Re-NANFA-- newbie question

Jeffrey Fullerton (
Mon, 17 Jun 2002 08:23:39 -0400

> Date: Sat, 15 Jun 2002 14:42:21 -0400
> From: Dennis Kramb
> Subject: NANFA-- newbie question
> I live near Cincinnati, Ohio on an acre lot out in the country. Last
> year I built a pond which is 40 ft. x 12 ft. and varies in depth from
> about 15" to 30". In the garden I grow native plants (trees, shrubs,
> wildflowers, etc.). I also grow native lotus in my pond.
> I would love to add some native fish. Do you think the pond is deep
> enough? I am worried #1 about protection from predators (herons,
> raccoons, grizzly bears, etc.) and #2 about protection from winter
> freeze.
> If it is big enough, what fish would you recommend? I'm mostly
> interested in mosquito control, but it would be nice to have
> something showy too. I don't want koi! The pond is made with a
> flexible liner. There is no sand, nor rocks, nor anything on the
> bottom... just flexible black liner. Don't know if substrate will be
> an issue?


Sounds like you have a perfectly sized pond. As far as substrate goes
you are best staying with bare liner and growing plants in containers.
It makes for easier cleaning and keeps the plants contained so the more
aggressive species don't take over the whole pond. Your lotus plants
will surely do that if given half a chance. But as a containerized plant
they will need regular feedings with pond tabs and repotting every other

For years I've used heavy duty rubber feed tubs for pond plants but
recently I started switching to plastic nursery containers by Lerio-
specially made for water gardens without holes in the bottom. Pond
baskets I consider worthless for growing plants that require dirt
because the nutrients leach out into the pond and contribute to algae
problems. But last spring I started putting milfoils and other bunch
plants in baskets with nothing but pea gravel and they have done alot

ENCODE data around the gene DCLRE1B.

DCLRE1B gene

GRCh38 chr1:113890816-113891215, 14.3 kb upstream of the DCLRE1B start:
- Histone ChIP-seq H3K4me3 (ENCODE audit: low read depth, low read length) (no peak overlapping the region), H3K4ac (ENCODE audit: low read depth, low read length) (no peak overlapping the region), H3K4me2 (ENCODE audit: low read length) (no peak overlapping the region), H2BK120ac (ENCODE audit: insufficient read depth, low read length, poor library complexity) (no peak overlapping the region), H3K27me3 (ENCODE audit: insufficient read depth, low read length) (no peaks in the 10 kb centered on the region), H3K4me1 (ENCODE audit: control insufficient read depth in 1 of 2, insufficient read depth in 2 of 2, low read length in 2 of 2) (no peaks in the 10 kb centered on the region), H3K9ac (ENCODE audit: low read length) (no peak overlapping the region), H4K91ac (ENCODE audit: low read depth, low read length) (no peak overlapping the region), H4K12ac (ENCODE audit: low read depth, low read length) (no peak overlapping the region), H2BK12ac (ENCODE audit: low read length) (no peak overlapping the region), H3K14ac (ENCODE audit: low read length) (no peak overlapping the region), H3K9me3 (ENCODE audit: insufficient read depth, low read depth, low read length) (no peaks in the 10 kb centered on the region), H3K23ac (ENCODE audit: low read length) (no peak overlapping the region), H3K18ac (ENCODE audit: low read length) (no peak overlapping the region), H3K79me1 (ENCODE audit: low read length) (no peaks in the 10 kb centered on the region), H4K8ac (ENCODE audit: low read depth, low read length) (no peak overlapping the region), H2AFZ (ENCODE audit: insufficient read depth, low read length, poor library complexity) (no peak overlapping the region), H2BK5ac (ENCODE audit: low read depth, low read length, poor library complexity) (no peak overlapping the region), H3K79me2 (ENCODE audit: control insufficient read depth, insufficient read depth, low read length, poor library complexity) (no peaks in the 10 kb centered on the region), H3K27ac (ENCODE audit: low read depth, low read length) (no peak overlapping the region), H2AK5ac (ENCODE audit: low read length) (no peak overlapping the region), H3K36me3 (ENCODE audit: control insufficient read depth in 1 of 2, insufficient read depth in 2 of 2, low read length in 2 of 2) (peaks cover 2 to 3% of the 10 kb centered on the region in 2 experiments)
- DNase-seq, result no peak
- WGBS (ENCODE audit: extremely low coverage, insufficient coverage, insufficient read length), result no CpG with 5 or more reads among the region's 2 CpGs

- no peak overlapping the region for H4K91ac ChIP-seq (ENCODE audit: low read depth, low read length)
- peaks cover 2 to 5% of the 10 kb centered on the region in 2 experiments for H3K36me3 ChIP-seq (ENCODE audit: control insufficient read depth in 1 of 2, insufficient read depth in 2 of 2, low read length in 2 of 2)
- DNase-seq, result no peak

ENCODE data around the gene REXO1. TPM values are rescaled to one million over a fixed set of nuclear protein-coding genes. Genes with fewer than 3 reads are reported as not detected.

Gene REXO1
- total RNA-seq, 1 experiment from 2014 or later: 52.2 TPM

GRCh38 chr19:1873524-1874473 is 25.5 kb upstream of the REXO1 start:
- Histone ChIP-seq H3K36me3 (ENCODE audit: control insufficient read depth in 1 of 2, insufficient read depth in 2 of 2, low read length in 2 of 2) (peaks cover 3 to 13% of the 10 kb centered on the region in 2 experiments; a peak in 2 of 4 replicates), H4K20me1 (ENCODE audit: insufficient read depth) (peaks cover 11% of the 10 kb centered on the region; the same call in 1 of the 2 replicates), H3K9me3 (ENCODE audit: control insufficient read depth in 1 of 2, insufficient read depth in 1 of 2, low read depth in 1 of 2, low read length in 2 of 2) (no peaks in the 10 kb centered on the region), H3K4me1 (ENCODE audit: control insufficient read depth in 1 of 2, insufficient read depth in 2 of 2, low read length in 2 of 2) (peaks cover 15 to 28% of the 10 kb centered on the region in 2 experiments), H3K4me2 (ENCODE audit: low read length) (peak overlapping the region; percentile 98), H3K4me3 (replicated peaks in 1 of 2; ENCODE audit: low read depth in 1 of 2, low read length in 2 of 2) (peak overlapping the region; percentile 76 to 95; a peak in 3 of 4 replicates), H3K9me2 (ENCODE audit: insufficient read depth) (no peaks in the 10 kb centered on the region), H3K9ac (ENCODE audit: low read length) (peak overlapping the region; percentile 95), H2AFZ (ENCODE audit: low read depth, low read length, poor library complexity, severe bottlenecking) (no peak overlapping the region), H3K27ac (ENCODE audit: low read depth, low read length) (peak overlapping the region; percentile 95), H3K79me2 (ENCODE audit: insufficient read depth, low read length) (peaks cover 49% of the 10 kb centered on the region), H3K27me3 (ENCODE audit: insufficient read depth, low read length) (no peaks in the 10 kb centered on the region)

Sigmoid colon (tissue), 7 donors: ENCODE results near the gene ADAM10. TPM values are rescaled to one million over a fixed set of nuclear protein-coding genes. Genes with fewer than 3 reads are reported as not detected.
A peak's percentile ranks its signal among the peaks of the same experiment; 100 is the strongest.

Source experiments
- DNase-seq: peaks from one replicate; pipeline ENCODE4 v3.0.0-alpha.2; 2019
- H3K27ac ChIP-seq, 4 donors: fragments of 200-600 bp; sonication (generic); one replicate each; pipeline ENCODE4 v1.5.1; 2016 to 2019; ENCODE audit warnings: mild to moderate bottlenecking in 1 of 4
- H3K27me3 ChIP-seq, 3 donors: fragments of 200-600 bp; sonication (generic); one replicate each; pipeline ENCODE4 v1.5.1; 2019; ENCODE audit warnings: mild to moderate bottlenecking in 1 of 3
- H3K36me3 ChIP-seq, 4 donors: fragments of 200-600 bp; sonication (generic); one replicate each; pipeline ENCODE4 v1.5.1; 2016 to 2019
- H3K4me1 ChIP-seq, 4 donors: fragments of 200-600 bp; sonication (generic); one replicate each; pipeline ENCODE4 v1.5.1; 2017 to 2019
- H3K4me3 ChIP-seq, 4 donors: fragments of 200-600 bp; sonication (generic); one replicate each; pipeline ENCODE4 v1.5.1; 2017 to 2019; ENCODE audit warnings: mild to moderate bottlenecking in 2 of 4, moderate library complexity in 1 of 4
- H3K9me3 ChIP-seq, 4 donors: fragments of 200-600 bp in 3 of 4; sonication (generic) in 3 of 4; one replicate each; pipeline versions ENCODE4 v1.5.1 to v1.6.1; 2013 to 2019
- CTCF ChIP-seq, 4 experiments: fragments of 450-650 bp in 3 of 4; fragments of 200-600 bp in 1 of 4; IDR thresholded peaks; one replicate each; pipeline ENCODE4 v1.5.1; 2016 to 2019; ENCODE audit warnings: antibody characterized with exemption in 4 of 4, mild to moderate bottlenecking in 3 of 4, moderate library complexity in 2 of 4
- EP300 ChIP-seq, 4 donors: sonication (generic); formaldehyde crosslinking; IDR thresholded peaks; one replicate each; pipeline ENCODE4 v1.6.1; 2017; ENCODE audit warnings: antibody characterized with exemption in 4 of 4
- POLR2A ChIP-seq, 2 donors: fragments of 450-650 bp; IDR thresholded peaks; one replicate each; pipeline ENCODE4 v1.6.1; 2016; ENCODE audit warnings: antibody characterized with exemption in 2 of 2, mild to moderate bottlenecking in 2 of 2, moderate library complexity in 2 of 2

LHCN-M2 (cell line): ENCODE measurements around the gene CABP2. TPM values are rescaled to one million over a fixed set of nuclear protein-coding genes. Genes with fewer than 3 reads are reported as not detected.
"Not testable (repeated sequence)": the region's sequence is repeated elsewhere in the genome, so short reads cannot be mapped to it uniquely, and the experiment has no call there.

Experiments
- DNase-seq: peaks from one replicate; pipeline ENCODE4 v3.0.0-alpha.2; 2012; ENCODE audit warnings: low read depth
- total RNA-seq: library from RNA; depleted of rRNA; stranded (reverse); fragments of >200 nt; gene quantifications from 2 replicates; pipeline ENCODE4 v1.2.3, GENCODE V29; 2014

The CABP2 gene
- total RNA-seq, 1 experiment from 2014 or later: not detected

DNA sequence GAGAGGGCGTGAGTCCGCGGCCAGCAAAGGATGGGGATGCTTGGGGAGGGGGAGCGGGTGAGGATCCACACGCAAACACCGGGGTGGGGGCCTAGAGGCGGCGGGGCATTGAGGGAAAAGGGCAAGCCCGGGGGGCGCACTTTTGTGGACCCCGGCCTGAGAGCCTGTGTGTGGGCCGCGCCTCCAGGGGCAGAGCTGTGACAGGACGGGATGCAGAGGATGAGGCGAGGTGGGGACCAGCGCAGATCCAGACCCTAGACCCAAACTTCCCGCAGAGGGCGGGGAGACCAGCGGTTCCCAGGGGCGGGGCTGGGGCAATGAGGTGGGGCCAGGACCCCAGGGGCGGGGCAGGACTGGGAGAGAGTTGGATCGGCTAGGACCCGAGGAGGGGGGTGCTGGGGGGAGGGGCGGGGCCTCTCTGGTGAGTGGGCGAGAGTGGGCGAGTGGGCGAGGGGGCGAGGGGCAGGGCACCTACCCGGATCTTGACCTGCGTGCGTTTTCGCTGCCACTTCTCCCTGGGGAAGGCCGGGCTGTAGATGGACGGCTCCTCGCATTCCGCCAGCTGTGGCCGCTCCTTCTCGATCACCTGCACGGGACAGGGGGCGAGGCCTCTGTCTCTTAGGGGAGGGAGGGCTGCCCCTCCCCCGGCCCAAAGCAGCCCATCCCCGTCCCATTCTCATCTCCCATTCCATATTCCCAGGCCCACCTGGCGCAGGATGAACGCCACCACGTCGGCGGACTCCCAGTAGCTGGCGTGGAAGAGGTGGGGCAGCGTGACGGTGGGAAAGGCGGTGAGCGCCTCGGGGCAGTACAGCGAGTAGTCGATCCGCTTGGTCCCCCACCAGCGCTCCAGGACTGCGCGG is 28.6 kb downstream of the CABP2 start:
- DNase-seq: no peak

better than in soil. The roots grow out thru the sides and bottoms of
the baskets and feed directly from the water and that probably cuts down
on nutrient problems. Also the plants are more sturdy and less prone to

One plant. Cabomba didn't do as well that way but I'm going to try again
with this "Aquatic Plant Soil" that looks like kitty litter but dosn't
turn mushy in water. It seems to be working well for the more delicate
Low Milfoil - Myriophyllum humile that will not anchor well in pea

Course sand with a landscaping fabric basket liner would probably work
well too for some plants.

You can also put some gravel or sand on a shelf or in a container for
sunfishes and other gravel spawners but I find they spawn even more
readily in the gravel I use to top the soil in my lily containers!

Killifishes like Fundulus diaphanus and F. dispar or escambiae work even
better than Gambusia at conbtrolling mosquitos. Golden Shiners make
excellent duckweed eating machines but will also mow down some delicate
underwater plants and eat alot of fry of other species. Every situation
is unique. You will have to experiment and find out what works best for
your ponds.

Good luck

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